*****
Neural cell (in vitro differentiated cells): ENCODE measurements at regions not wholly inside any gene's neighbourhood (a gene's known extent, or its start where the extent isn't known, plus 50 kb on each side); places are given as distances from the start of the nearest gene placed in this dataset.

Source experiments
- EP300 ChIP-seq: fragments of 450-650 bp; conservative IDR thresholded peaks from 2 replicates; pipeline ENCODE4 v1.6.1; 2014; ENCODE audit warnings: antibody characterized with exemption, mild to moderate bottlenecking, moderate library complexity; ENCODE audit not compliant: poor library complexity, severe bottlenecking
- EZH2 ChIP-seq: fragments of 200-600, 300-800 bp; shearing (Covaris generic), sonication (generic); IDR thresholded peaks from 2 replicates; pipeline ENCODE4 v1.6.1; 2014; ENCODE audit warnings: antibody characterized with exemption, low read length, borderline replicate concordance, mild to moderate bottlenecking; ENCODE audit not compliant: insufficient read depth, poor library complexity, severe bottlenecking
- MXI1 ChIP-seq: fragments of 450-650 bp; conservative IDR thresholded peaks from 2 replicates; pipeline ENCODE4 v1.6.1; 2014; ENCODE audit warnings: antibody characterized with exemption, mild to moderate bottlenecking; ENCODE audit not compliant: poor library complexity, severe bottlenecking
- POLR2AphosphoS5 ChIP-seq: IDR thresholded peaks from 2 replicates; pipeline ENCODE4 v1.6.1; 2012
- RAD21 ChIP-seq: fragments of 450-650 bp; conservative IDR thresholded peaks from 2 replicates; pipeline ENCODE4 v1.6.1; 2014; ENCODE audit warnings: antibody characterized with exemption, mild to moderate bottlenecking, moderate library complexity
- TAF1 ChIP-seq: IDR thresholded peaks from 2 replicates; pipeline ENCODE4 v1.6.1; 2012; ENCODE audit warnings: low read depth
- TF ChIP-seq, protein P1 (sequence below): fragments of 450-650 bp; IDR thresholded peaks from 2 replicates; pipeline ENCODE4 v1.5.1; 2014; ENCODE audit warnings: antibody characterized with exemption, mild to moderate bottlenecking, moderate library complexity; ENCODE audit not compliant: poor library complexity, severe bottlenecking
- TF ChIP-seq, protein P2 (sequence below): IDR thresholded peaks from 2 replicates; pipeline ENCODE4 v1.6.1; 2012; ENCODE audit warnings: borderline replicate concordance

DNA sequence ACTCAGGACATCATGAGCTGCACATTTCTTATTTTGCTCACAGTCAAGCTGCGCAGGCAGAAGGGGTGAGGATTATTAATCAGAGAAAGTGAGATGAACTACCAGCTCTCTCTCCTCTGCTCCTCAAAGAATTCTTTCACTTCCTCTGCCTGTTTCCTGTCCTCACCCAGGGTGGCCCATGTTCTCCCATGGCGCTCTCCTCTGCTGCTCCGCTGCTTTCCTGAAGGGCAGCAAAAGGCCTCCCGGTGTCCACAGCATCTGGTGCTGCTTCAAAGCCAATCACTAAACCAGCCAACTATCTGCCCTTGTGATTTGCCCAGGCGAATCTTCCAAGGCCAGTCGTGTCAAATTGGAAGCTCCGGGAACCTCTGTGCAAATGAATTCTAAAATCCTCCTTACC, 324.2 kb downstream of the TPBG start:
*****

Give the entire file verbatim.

Neural cell (in vitro differentiated cells): ENCODE measurements at regions not wholly inside any gene's neighbourhood (a gene's known extent, or its start where the extent isn't known, plus 50 kb on each side); places are given as distances from the start of the nearest gene placed in this dataset.

Source experiments
- EP300 ChIP-seq: fragments of 450-650 bp; conservative IDR thresholded peaks from 2 replicates; pipeline ENCODE4 v1.6.1; 2014; ENCODE audit warnings: antibody characterized with exemption, mild to moderate bottlenecking, moderate library complexity; ENCODE audit not compliant: poor library complexity, severe bottlenecking
- EZH2 ChIP-seq: fragments of 200-600, 300-800 bp; shearing (Covaris generic), sonication (generic); IDR thresholded peaks from 2 replicates; pipeline ENCODE4 v1.6.1; 2014; ENCODE audit warnings: antibody characterized with exemption, low read length, borderline replicate concordance, mild to moderate bottlenecking; ENCODE audit not compliant: insufficient read depth, poor library complexity, severe bottlenecking
- MXI1 ChIP-seq: fragments of 450-650 bp; conservative IDR thresholded peaks from 2 replicates; pipeline ENCODE4 v1.6.1; 2014; ENCODE audit warnings: antibody characterized with exemption, mild to moderate bottlenecking; ENCODE audit not compliant: poor library complexity, severe bottlenecking
- POLR2AphosphoS5 ChIP-seq: IDR thresholded peaks from 2 replicates; pipeline ENCODE4 v1.6.1; 2012
- RAD21 ChIP-seq: fragments of 450-650 bp; conservative IDR thresholded peaks from 2 replicates; pipeline ENCODE4 v1.6.1; 2014; ENCODE audit warnings: antibody characterized with exemption, mild to moderate bottlenecking, moderate library complexity
- TAF1 ChIP-seq: IDR thresholded peaks from 2 replicates; pipeline ENCODE4 v1.6.1; 2012; ENCODE audit warnings: low read depth
- TF ChIP-seq, protein P1 (sequence below): fragments of 450-650 bp; IDR thresholded peaks from 2 replicates; pipeline ENCODE4 v1.5.1; 2014; ENCODE audit warnings: antibody characterized with exemption, mild to moderate bottlenecking, moderate library complexity; ENCODE audit not compliant: poor library complexity, severe bottlenecking
- TF ChIP-seq, protein P2 (sequence below): IDR thresholded peaks from 2 replicates; pipeline ENCODE4 v1.6.1; 2012; ENCODE audit warnings: borderline replicate concordance

DNA sequence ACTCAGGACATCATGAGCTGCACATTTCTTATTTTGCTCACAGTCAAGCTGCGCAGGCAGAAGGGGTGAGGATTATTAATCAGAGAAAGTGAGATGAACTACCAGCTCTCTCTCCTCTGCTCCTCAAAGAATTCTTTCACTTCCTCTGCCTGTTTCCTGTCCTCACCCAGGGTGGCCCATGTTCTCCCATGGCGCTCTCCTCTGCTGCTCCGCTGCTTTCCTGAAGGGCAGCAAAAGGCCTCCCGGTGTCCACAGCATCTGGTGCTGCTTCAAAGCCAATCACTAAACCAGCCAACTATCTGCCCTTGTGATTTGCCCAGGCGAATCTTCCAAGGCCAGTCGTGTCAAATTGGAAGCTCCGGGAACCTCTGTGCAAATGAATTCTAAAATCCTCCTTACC, 324.2 kb downstream of the TPBG start: